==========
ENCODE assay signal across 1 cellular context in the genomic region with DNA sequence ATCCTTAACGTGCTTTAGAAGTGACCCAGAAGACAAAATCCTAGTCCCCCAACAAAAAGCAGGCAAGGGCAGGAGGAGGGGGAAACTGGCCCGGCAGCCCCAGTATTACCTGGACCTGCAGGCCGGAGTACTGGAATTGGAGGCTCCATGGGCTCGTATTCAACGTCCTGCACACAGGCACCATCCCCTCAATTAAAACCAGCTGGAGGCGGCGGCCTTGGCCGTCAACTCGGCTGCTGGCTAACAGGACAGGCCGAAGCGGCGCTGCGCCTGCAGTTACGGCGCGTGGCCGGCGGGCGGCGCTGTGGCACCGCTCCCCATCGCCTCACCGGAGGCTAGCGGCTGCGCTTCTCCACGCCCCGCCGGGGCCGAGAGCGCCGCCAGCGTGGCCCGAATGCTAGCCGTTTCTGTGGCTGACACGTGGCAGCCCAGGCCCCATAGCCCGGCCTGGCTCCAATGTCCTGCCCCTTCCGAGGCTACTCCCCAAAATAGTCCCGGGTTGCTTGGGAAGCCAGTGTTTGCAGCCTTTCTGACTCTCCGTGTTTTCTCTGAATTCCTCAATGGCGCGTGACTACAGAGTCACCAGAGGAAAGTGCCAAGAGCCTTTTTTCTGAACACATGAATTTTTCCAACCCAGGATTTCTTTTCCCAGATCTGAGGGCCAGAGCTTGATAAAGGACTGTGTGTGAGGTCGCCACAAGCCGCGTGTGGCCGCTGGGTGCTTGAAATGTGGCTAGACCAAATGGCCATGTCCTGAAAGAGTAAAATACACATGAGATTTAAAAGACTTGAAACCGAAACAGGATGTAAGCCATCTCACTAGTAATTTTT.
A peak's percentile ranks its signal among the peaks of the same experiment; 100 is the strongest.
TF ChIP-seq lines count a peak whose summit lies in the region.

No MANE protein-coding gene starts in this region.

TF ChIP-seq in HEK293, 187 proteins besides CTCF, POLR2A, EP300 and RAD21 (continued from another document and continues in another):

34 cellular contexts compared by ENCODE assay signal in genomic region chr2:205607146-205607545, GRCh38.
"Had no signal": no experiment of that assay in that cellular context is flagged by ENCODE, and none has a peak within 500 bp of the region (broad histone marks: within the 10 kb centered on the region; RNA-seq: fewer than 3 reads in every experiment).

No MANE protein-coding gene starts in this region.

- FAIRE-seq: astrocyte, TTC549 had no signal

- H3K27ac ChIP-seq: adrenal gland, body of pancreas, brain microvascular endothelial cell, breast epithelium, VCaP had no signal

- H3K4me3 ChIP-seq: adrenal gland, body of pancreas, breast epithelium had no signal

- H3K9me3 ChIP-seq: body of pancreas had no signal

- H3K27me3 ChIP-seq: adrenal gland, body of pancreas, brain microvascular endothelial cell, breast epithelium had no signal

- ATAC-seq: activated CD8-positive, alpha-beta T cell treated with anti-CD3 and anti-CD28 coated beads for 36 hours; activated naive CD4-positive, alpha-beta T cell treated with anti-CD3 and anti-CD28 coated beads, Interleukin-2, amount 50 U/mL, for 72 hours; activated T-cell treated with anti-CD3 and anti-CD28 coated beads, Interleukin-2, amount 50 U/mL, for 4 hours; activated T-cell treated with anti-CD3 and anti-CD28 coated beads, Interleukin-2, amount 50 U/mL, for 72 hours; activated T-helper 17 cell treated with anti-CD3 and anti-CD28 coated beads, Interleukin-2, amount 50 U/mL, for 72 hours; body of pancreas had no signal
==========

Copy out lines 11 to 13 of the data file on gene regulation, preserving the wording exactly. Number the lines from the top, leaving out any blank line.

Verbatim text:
- H3K4me3 ChIP-seq: adrenal gland, body of pancreas, breast epithelium had no signal

- H3K9me3 ChIP-seq: body of pancreas had no signal

- H3K27me3 ChIP-seq: adrenal gland, body of pancreas, brain microvascular endothelial cell, breast epithelium had no signal